KR100566322B1 (en) 2005-11-17 2006-03-23 (주)명광엔지니어링건축사사무소 Safety shunting device for building emergency
US20070125598A1 (en) * 2005-12-02 2007-06-07 Castagno Leo L Structure having a compactable walkway
US20070126252A1 (en) * 2005-12-02 2007-06-07 Castagno Leo L Interior space expansion system
EP2013546A2 (en) * 2006-04-21 2009-01-14 Dennis Johnson Lift apparatus
US20100192487A1 (en) * 2008-10-09 2010-08-05 Creative Products of WI, LLC Pivotal stairway systems and method
US20120005972A1 (en) * 2005-05-18 2012-01-12 Michael Burke Folding loft stair assembly
ES2392421A1 (en) * 2010-07-22 2012-12-10 Auga, Estructuras Y Desarrollos Slu Escamoteable security staircase.
US9120645B2 (en) 2011-11-16 2015-09-01 Spacelift Products, Inc. Control system for a platform lift apparatus
US9540824B1 (en) 2015-06-05 2017-01-10 Rodney A. Sandburg Retractable stairs and cord assembly
US9957720B1 (en) 2015-11-25 2018-05-01 Majic Stairs Inc. Retractable staircase and method

Citations (3)

* Cited by examiner, † Cited by third party
Publication number Priority date Publication date Assignee Title
US2931456A (en) * 1957-08-12 1960-04-05 Prec Parts Corp Disappearing stairway
US3196981A (en) * 1962-03-09 1965-07-27 Winnall Whitford Adjustable ladder
US3774720A (en) * 1971-09-09 1973-11-27 C Hovey Power-operated retractable ladder for pleasure boats

Patent Citations (3)

* Cited by examiner, † Cited by third party
Publication number Priority date Publication date Assignee Title
US2931456A (en) * 1957-08-12 1960-04-05 Prec Parts Corp Disappearing stairway
US3196981A (en) * 1962-03-09 1965-07-27 Winnall Whitford Adjustable ladder
US3774720A (en) * 1971-09-09 1973-11-27 C Hovey Power-operated retractable ladder for pleasure boats

Cited By (32)

* Cited by examiner, † Cited by third party
Publication number Priority date Publication date Assignee Title
GB2252588B (en) * 1991-02-05 1995-03-08 Douglas Harvey Improved method of loft ladder automation
GB2252588A (en) * 1991-02-05 1992-08-12 Douglas Harvey Loft ladder automation
US5461735A (en) * 1993-06-25 1995-10-31 Establissments Compin Bed or cot structure which can be retracted into a ceiling
US6962236B2 (en) * 2003-09-08 2005-11-08 Spacelift Products, Inc. Platform lift apparatus with integrated ladder for accessing attic storage space
US20050067223A1 (en) * 2003-09-08 2005-03-31 Penn Jay P. Platform lift apparatus with integrated ladder for accessing attic storage space
US20050098387A1 (en) * 2003-09-08 2005-05-12 Penn Jay P. Platform lift apparatus for attic storage space
US8292031B2 (en) 2003-09-08 2012-10-23 Spacelift Products Inc. Platform lift apparatus for attic storage space
US7140466B2 (en) * 2003-09-08 2006-11-28 Spacelift Products, Inc. Platform lift apparatus with integrated ladder for accessing attic storage space
US20060032706A1 (en) * 2003-09-08 2006-02-16 Penn Jay P Platform lift apparatus with integrated ladder for accessing attic storage space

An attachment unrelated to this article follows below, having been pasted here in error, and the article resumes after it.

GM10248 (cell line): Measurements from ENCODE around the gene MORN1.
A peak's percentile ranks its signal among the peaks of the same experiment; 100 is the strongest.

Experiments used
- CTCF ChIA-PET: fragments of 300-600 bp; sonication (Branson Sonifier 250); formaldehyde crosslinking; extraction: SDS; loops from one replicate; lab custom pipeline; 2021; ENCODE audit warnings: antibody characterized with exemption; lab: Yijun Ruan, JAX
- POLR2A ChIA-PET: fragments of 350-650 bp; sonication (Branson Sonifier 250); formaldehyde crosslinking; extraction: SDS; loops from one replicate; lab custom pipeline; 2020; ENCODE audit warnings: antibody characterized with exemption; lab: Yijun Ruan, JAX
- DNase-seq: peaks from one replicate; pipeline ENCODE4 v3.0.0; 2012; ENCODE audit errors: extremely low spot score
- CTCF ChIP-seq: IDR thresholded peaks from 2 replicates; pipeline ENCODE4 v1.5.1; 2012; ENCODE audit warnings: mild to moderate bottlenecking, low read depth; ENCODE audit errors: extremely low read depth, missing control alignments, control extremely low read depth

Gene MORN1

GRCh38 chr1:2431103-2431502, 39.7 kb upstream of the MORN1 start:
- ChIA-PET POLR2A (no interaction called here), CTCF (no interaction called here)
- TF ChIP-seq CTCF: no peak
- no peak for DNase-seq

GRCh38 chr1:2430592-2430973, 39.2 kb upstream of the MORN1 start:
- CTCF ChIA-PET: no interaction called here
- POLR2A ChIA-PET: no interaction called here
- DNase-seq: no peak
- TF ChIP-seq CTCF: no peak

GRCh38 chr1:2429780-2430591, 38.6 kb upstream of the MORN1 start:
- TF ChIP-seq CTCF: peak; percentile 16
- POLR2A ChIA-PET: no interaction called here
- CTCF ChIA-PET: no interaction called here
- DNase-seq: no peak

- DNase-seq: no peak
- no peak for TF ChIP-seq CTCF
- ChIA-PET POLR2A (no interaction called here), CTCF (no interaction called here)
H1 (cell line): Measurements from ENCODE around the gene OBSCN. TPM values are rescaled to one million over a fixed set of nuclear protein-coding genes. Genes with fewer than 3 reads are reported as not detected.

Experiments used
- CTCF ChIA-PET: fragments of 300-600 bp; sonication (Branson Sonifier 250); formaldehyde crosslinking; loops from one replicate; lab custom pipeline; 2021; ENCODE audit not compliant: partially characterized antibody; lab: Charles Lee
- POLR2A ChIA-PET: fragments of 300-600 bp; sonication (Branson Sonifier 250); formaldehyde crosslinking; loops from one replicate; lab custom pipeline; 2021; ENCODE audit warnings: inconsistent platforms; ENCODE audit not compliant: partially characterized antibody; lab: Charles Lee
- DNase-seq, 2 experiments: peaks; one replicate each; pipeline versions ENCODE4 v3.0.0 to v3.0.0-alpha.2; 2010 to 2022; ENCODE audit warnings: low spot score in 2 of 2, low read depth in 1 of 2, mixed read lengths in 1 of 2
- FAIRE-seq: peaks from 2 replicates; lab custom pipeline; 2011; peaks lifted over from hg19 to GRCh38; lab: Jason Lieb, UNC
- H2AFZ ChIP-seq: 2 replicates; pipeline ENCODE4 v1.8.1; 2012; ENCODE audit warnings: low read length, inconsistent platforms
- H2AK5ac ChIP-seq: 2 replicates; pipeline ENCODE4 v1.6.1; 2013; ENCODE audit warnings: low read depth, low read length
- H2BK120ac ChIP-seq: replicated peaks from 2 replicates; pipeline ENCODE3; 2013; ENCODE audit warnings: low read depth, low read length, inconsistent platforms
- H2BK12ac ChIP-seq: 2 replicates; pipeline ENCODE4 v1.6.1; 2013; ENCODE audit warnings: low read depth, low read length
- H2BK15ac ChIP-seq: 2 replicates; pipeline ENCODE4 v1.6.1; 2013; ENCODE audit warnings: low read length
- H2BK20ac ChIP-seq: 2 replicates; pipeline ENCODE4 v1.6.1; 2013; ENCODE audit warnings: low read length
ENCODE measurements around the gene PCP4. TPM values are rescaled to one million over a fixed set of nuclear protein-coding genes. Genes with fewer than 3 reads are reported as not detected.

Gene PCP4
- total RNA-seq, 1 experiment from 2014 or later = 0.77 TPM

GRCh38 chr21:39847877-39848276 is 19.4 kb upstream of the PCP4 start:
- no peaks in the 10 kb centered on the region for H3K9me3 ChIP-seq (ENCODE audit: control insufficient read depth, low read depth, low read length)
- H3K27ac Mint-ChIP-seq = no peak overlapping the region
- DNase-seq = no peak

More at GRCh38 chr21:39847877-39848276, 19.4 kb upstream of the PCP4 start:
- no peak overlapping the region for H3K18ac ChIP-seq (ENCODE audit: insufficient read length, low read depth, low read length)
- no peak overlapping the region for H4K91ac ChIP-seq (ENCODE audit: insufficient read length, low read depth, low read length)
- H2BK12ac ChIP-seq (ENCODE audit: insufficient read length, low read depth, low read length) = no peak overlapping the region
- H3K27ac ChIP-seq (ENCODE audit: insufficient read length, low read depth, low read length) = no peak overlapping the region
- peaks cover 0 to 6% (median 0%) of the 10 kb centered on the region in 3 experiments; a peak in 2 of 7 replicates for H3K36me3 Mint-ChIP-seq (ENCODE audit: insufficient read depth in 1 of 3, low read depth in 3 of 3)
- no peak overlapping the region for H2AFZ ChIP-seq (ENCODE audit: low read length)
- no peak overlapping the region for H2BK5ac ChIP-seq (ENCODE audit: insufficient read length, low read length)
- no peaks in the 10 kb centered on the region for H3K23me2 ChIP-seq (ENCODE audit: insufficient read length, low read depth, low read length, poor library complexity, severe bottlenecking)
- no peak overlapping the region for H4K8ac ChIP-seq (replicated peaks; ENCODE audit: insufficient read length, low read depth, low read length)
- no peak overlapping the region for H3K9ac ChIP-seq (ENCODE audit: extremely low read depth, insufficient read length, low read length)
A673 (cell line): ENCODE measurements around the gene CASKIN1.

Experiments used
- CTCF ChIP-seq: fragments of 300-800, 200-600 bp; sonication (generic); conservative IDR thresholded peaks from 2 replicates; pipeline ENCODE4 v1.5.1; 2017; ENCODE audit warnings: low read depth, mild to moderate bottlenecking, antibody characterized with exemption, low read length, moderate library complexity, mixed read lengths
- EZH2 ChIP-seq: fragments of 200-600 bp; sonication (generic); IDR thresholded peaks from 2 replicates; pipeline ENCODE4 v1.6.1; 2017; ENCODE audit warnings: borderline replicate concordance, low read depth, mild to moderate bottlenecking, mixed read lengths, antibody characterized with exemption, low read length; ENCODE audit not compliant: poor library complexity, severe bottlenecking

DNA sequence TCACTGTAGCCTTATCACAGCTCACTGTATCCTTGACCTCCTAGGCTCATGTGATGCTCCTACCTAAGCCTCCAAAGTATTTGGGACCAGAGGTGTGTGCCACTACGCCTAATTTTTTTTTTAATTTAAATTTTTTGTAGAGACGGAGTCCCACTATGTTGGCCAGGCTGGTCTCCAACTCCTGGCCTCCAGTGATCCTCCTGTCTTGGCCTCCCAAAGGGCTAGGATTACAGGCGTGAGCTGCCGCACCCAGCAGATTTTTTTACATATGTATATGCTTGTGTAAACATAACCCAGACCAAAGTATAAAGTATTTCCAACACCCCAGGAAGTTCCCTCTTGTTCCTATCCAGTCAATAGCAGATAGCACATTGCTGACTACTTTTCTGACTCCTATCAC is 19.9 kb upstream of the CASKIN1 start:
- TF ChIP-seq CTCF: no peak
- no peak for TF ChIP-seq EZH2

US7416055B2 (en) 2003-09-08 2008-08-26 Spacelift Products, Inc. Platform lift apparatus for attic storage space
US20080296089A1 (en) * 2003-09-08 2008-12-04 Penn Jay P Platform lift apparatus for attic storage space
WO2005067480A2 (en) * 2003-12-02 2005-07-28 Spacelift Products Llc Platform lift apparatus with integrated ladder for accessing attic storage space
WO2005067480A3 (en) * 2003-12-02 2005-08-25 Spacelift Products Llc Platform lift apparatus with integrated ladder for accessing attic storage space
US6986485B2 (en) * 2004-03-22 2006-01-17 The Boeing Company Overhead space access stowable staircase
US20050230542A1 (en) * 2004-03-22 2005-10-20 The Boeing Company Overhead space access stowable staircase
US7080806B2 (en) 2004-03-26 2006-07-25 The Boeing Company Overhead space access conversion monument and service area staircase and stowage system
US20050224646A1 (en) * 2004-03-26 2005-10-13 The Boeing Company Overhead space access conversion monument and service area staircase and stowage system
US20120005972A1 (en) * 2005-05-18 2012-01-12 Michael Burke Folding loft stair assembly
KR100566322B1 (en) 2005-11-17 2006-03-23 (주)명광엔지니어링건축사사무소 Safety shunting device for building emergency
US7360814B2 (en) 2005-12-02 2008-04-22 Castagno Leo L Interior space expansion system
US8376084B2 (en) 2005-12-02 2013-02-19 Leo L. Castagno Structure having a compactable walkway
US7753171B2 (en) 2005-12-02 2010-07-13 Castagno Leo L Structure having a compactable walkway
US20070125598A1 (en) * 2005-12-02 2007-06-07 Castagno Leo L Structure having a compactable walkway
US20100236864A1 (en) * 2005-12-02 2010-09-23 Castagno Leo L Structure having a compactable walkway
US20070126252A1 (en) * 2005-12-02 2007-06-07 Castagno Leo L Interior space expansion system
EP2013546A4 (en) * 2006-04-21 2011-09-07 Dennis Johnson Lift apparatus
EP2013546A2 (en) * 2006-04-21 2009-01-14 Dennis Johnson Lift apparatus
US20100192487A1 (en) * 2008-10-09 2010-08-05 Creative Products of WI, LLC Pivotal stairway systems and method
ES2392421A1 (en) * 2010-07-22 2012-12-10 Auga, Estructuras Y Desarrollos Slu Escamoteable security staircase.
US9120645B2 (en) 2011-11-16 2015-09-01 Spacelift Products, Inc. Control system for a platform lift apparatus
US9540824B1 (en) 2015-06-05 2017-01-10 Rodney A. Sandburg Retractable stairs and cord assembly
US9957720B1 (en) 2015-11-25 2018-05-01 Majic Stairs Inc. Retractable staircase and method